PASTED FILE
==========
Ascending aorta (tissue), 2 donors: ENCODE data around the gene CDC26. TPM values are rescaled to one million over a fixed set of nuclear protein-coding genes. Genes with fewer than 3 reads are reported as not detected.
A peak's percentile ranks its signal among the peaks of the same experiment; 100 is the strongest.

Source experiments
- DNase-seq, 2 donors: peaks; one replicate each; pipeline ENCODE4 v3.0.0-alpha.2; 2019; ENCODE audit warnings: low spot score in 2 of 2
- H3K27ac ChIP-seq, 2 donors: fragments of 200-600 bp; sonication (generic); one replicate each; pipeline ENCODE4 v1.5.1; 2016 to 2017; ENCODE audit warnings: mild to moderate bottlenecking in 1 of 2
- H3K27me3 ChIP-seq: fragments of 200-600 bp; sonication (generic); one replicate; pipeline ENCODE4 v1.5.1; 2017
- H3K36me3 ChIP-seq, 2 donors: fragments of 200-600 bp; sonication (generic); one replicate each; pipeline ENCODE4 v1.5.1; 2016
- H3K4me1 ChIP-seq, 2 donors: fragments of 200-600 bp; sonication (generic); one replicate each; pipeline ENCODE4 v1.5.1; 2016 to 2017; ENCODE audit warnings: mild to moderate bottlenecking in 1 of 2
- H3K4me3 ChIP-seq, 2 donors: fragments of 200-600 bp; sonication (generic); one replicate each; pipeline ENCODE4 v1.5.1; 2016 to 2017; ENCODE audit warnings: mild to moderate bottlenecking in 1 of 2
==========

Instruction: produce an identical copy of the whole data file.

Ascending aorta (tissue), 2 donors: ENCODE data around the gene CDC26. TPM values are rescaled to one million over a fixed set of nuclear protein-coding genes. Genes with fewer than 3 reads are reported as not detected.
A peak's percentile ranks its signal among the peaks of the same experiment; 100 is the strongest.

Source experiments
- DNase-seq, 2 donors: peaks; one replicate each; pipeline ENCODE4 v3.0.0-alpha.2; 2019; ENCODE audit warnings: low spot score in 2 of 2
- H3K27ac ChIP-seq, 2 donors: fragments of 200-600 bp; sonication (generic); one replicate each; pipeline ENCODE4 v1.5.1; 2016 to 2017; ENCODE audit warnings: mild to moderate bottlenecking in 1 of 2
- H3K27me3 ChIP-seq: fragments of 200-600 bp; sonication (generic); one replicate; pipeline ENCODE4 v1.5.1; 2017
- H3K36me3 ChIP-seq, 2 donors: fragments of 200-600 bp; sonication (generic); one replicate each; pipeline ENCODE4 v1.5.1; 2016
- H3K4me1 ChIP-seq, 2 donors: fragments of 200-600 bp; sonication (generic); one replicate each; pipeline ENCODE4 v1.5.1; 2016 to 2017; ENCODE audit warnings: mild to moderate bottlenecking in 1 of 2
- H3K4me3 ChIP-seq, 2 donors: fragments of 200-600 bp; sonication (generic); one replicate each; pipeline ENCODE4 v1.5.1; 2016 to 2017; ENCODE audit warnings: mild to moderate bottlenecking in 1 of 2